Barn Bentley: 1963 Bentley S3

040516 Barn Finds - 1963 Bentley S3 - 1

How are you with wet-sanding? Needle and thread? Good, then this car is for you! This solid-looking 1963 Bentley S3 is listed here on craigslist in London by the Charing Cross station. The seller is asking £8,900 for this British beauty. Resident Barn Finds British vehicle expert, Jamie, wrote about a posh 1964 Bentley S3 about a year ago in case you were interested in seeing what this one could look like again after some tailoring and paint work. The seller says that this is a 100% original car with no dings or dents. This car would have been priced at around £6,100 when new when a Jaguar Mark X would have been around £2,000!

1963 was the second year for the Bentley S3 and it was quite similar, visually, to the Bentley S2 other than having quad headlights and having the rad lowered a bit for a sleeker profile. The S3 line was made until 1965 when the thoroughly modern-looking T1 came out. That’s quite a change! But, I prefer the “classic” look of the pre-1965 designs. This car doesn’t appear to have a two-tone paint scheme, but it sure would look great with one. Unfortunately, this is the only photo included with the ad, but the seller mentions that it has the original, stock 6.2L V8 and 4-speed automatic. If you’ve been looking for a classic Bentley S3 and you’re actually in the area where they were made, this one may be worth a peek. Are you a “classic” (my definition) Bentley fan or do you prefer the more modern cars?

Fast Finds

Comments

  1. Blyndgesser

    There’s another reason to prefer these over the T1. The S3 is a much less complicated vehicle. The brake system is a bit weird, but it doesn’t have the flaky interconnected hydraulic suspension/braking system of the later cars. The engine is pretty sturdy and the transmission is an old four-speed Hydramatic. Keep the rust fairy away and the rest will be just fine.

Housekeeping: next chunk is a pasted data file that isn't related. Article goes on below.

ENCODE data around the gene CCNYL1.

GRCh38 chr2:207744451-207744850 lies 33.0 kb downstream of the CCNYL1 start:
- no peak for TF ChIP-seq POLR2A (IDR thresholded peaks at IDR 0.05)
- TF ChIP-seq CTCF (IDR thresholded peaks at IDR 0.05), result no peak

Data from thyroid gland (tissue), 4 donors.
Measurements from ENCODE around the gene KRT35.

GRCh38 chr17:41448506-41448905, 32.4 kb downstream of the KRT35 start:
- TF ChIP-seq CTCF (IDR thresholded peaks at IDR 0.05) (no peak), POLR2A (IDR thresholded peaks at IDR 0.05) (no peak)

• jim s

      yes if i get another Rolls or Bentley is will be without the hydraulic system your refrering to.

  2. Chris A.

    Converting the price into US dollars would be how much in greenbacks? The Rolls Royce Owners Club in upstate NY had a fund raising event where a club member would take you for an hour’s ride in the RR or Bentley of your choice. My sister dressed up in a lavender summer dress and took a ride in a Bentley like this with paint to match. Beautiful car and Sis looked good too.

    • Scotty G Staff

      The conversion ends up being a bit over $12,500 US dollars, Chris. I sure like seeing the numbers 8,900 more than I like seeing the numbers 12,500..

  3. DW

    Such a gorgeous car when sorted and painted! There’s a local chap who drives exclusively for weddings in his white Bentley S3, full chauffeur’s uniform and all. What a way to earn pocket money in your retirement.

    • Van

      I’ve wondered weather a Rolls would be a good part time job for retirement.
      Can you make enough to pay for the maintenance and expenses?

      • Stephen